In the previous lesson we covered the Enneagram Wings. This lesson is about the Enneagram Arrows.
Recall that the Enneagram is a circle with the numbers one through nine around it. Each number represents a Core Personality and each is connected by two lines. Those lines are called Directional Arrows. The Enneagram Arrows help explain behavioral patterns for each Core Type, and in today’s article I’ll show you what it all means.
The Enneagram Arrows describe behavioral patterns for the Nine Enneagram Types. Each Enneagram Arrow is said to represent patterns of stress and patterns of health. When you feel stressed you will show traits of one pattern, and when you feel healthy you will show traits of another.
In my own experience from applying the Enneagram Arrows in real-life situations, it goes a bit deeper than that, and below I’ll show you what I mean.
Enneagram Arrows Explained
Each Core Personality Type on the Enneagram exhibits a variety of patterns. You have the Triadic Patterns (high-level approach to the world). Then you have their Core Patterns. You’ve also go the Subtype patterns (from the Wings and Instinctual Variants). Finally, you’ve got the Enneagram Arrows.
Where the Core Patterns and Subtype Patterns display common traits of a personality, the Enneagram Arrows show you how those patterns might manifest under pressure or relief
Enneagram Arrows Type Eight Example
Type Eight, The Challenger, is known for their big presence, big picture outlook, directness, and a desire for power and control. Those are all normal parts of their personality.
When working with an Eight, you can expect that they will be straight-forward. They will use vague language. They will have a commanding presence, and they will work until the job is done.
But let’s say something happens. The Eight gets laid off from his job. He’s got a family to feed and bills to pay and suddenly has no source of income. He hasn’t saved much money and doesn’t have a buffer, so he suddenly feels a lot of .
The Two Enneagram Arrows
Enneagram Type Eight has two connecting lines. The first line runs to Type Two and the second line goes to Type Five.
Traditional training says that an Eight under pressure (in a negative state of mind) will show patterns of Type Five. This means the normally direct, powerful eight can suddenly become much more quiet and internally focused. He retreats inside his mind to plan, strategize and ultimately figure out how to solve his problem. And the deeper he goes inside, the more he puts up walls and isolates himself from the rest of the world.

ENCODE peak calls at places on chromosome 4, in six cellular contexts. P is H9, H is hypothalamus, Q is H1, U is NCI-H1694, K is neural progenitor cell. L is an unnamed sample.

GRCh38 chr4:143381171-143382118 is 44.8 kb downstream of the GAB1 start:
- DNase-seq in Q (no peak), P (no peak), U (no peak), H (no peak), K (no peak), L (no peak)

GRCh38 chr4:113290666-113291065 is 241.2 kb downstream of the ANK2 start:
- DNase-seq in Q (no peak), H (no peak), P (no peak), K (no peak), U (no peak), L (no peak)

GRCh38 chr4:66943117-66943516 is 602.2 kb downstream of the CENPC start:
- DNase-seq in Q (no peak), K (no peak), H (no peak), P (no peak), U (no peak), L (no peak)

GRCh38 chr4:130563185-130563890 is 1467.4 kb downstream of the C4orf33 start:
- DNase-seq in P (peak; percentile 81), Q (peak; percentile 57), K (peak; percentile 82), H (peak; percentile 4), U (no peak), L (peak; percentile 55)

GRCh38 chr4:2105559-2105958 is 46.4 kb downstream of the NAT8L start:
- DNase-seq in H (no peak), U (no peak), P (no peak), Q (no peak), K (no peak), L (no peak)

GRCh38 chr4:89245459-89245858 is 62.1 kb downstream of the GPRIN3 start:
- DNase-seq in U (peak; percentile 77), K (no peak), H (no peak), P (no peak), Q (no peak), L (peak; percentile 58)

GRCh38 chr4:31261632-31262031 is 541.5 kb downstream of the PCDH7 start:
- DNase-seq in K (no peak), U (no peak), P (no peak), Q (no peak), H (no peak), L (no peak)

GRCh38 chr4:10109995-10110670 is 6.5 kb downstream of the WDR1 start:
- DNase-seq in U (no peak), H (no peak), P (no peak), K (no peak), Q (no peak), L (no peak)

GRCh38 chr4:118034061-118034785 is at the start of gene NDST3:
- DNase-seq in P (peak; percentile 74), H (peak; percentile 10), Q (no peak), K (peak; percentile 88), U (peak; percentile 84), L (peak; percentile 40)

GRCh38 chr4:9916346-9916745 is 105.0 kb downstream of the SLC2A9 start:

This state of going deeper into negative mental places is called Disintegration. We’ll talk about it more in the next lesson.
Now, let’s say the Eight wins the lottery. Suddenly he can cover all of his bills and never has to work again. This relieves the pressure and brings him into a more positive state of mind. Now the Eight moves in the direction of Integration and begins to show positive traits of Type Two. For instance, he might buy his parents a house to take care of them (displaying the duty of an Eight with the love of a Two).
Enneagram Arrows & Fluctuations
As I said before, traditional training suggests that each type will adapt the behavioral patterns of either their “stress” arrow or their “health” arrow when pressure is applied or relieved. But in my own experience, it doesn’t work quite like that.
Instead, there are fluctuations. That means each Core Type will actually exhibit patterns of BOTH Enneagram Arrows whether they are in states of health or stress.
For instance, in my own life I can describe this from the perspective of a Five. Traditionally, Five goes to Seven in stress and Eight in health. But if my laptop broke right now and erased this post as I’m writing it, there is a 99% chance that I will do the following:
- Scream at my laptop in anger
- Pound the desk
- Toss around ideas to fix it
- Think about which new laptop to buy
Type Seven can show anger at times, but explosive anger is a negative EIGHT trait. Likewise, pounding the desk is also a negative EIGHT trait. So as you can see, my behavior would exhibit traits of Type Eight under that instant pressure.
Likewise, tossing around ideas to solve the problem is a POSITIVE Seven trait. Considering which new laptop to buy (optimism) is also a POSITIVE Seven trait.
Enneagram Arrows Reversed?
What I described above appears to be a reversal of what traditional wisdom tells us. So how can that be the case? Simple. All Types operate in patterns. And it is my theory that when it comes to pressure, we show patterns of both our “Integrating” Arrow as well as patterns of our “Disintegrating” Arrow.
And my personal theory about how this manifests goes something like this:
- Under immediate pressure we show negative patterns of our Integration Arrow
- Under sustained pressure we show negative patterns of our Disintegration Arrow
- Under immediate relief we show positive patterns of our Disintegration Arrow
- Under sustained relief we show positive patterns of our Integration Arrow
Basically, we do different things under immediate pressure or relief than we do under sustained (long-term) pressure or relief.
This is important for practical applications, because if you don’t account for the type of pressure applied, then you could mistype others at best, or misinterpret their behavior when it counts most.
Enneagram Arrows Conclusion
In any event, keep in mind that the Arrows are not set in stone. There is still a lot of theory which must be applied in determining an individual’s state of mind. Use the Arrows as a guide to point you toward the more common possible patterns a Type might display in different situations.
That’s all for this lesson. In the next training, we’ll go a little deeper with the Arrows by adding the Levels of Health.
By the way, if you want to take your training deeper, click here to get my full course, Enneagram: A Simple Introduction to the Nine Types for just $9.99.